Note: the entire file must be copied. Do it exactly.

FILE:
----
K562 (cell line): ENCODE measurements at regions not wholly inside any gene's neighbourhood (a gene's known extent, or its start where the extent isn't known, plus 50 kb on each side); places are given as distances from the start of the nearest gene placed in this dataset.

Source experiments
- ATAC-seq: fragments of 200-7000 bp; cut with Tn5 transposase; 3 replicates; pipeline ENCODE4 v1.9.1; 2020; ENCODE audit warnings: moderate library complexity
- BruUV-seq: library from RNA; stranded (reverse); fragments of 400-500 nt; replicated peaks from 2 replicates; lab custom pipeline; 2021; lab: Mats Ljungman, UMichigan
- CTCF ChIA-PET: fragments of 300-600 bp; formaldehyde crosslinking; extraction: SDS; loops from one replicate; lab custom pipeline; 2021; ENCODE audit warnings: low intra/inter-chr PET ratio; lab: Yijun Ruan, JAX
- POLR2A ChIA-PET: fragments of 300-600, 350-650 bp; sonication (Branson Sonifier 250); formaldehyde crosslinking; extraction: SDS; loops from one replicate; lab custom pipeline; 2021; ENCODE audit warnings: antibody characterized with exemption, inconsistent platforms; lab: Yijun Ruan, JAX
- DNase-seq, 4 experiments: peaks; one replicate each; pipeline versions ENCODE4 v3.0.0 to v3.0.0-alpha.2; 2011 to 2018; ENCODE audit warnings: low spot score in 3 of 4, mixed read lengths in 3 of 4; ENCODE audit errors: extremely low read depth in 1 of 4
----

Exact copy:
K562 (cell line): ENCODE measurements at regions not wholly inside any gene's neighbourhood (a gene's known extent, or its start where the extent isn't known, plus 50 kb on each side); places are given as distances from the start of the nearest gene placed in this dataset.

Source experiments
- ATAC-seq: fragments of 200-7000 bp; cut with Tn5 transposase; 3 replicates; pipeline ENCODE4 v1.9.1; 2020; ENCODE audit warnings: moderate library complexity
- BruUV-seq: library from RNA; stranded (reverse); fragments of 400-500 nt; replicated peaks from 2 replicates; lab custom pipeline; 2021; lab: Mats Ljungman, UMichigan
- CTCF ChIA-PET: fragments of 300-600 bp; formaldehyde crosslinking; extraction: SDS; loops from one replicate; lab custom pipeline; 2021; ENCODE audit warnings: low intra/inter-chr PET ratio; lab: Yijun Ruan, JAX
- POLR2A ChIA-PET: fragments of 300-600, 350-650 bp; sonication (Branson Sonifier 250); formaldehyde crosslinking; extraction: SDS; loops from one replicate; lab custom pipeline; 2021; ENCODE audit warnings: antibody characterized with exemption, inconsistent platforms; lab: Yijun Ruan, JAX
- DNase-seq, 4 experiments: peaks; one replicate each; pipeline versions ENCODE4 v3.0.0 to v3.0.0-alpha.2; 2011 to 2018; ENCODE audit warnings: low spot score in 3 of 4, mixed read lengths in 3 of 4; ENCODE audit errors: extremely low read depth in 1 of 4